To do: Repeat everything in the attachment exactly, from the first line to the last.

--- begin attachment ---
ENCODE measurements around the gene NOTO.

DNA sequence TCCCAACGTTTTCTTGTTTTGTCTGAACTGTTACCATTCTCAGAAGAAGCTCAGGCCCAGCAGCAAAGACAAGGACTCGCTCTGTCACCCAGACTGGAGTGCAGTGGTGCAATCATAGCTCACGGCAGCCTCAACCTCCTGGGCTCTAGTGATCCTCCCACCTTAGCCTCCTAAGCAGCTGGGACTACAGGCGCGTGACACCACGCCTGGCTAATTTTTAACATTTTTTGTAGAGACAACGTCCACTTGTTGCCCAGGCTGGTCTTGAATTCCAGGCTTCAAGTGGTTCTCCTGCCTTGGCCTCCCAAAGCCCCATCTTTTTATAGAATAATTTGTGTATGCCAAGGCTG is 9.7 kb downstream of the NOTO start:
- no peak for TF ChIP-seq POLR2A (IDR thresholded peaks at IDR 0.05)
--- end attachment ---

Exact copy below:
ENCODE measurements around the gene NOTO.

DNA sequence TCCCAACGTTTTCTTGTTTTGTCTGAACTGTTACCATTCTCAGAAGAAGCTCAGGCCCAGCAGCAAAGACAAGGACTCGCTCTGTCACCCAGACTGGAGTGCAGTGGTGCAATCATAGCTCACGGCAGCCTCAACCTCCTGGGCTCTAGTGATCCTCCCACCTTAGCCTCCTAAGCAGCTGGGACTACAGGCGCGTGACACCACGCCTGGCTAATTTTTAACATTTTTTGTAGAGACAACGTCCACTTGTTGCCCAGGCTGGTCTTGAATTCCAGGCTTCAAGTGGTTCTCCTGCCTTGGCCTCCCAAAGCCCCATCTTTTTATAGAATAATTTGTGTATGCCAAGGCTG is 9.7 kb downstream of the NOTO start:
- no peak for TF ChIP-seq POLR2A (IDR thresholded peaks at IDR 0.05)